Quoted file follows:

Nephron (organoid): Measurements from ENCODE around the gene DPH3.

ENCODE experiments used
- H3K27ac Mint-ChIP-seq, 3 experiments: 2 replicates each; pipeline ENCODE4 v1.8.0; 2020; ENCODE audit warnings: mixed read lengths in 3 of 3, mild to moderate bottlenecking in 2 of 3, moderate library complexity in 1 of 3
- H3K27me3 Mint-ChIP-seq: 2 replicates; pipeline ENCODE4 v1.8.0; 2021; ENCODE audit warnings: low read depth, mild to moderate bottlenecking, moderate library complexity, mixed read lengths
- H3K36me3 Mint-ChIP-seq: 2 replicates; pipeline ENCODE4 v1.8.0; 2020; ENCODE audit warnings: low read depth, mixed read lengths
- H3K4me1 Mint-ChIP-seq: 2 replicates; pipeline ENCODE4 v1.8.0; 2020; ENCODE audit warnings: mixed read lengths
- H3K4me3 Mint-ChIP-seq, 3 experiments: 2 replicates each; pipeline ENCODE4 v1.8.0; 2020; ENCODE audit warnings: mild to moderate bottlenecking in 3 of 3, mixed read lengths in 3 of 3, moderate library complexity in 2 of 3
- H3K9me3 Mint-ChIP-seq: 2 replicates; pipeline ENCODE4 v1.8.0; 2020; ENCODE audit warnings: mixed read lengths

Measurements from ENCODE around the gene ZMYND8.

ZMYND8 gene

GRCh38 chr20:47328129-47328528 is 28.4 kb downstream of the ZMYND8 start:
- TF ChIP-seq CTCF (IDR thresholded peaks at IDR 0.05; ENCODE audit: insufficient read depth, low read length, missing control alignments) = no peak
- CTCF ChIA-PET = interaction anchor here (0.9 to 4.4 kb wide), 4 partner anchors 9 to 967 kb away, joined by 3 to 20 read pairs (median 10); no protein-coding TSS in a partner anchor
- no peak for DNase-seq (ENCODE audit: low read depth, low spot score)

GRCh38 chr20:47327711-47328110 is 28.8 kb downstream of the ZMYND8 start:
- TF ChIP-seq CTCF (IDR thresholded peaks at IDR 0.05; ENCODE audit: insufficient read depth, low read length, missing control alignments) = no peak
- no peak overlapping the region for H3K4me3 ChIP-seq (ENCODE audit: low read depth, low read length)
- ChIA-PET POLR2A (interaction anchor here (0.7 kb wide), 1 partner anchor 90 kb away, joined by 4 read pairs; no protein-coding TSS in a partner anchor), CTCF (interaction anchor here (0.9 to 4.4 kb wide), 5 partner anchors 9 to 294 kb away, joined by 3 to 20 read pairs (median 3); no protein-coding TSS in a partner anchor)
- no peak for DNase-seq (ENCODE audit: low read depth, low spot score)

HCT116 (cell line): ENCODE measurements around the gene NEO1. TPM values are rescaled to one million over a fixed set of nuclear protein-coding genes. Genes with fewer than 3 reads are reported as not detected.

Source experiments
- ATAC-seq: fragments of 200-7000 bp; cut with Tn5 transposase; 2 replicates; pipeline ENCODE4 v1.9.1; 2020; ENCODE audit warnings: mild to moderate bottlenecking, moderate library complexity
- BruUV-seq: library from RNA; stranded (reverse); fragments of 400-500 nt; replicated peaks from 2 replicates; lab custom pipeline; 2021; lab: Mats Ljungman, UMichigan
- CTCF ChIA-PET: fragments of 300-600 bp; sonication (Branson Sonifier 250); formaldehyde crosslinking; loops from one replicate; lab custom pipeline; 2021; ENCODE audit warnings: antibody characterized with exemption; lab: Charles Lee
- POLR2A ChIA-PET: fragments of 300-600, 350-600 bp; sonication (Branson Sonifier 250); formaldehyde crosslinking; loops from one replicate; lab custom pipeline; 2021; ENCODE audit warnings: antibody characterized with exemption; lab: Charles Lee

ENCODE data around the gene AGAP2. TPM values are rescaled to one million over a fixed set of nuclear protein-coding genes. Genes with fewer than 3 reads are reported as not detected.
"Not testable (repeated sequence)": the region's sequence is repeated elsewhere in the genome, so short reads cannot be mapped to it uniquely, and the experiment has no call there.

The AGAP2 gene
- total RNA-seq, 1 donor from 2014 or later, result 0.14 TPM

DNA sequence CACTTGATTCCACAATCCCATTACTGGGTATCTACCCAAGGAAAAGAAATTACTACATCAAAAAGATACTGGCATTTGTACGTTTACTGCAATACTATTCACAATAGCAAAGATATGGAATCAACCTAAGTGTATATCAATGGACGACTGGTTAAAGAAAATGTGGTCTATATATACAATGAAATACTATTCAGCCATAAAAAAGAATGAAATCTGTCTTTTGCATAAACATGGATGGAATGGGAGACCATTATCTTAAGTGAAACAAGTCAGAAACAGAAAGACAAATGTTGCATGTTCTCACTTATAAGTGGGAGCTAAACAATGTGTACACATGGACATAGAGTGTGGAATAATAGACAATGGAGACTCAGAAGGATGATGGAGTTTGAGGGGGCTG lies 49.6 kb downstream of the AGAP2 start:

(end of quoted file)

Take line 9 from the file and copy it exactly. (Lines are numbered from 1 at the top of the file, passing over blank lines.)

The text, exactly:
Measurements from ENCODE around the gene ZMYND8.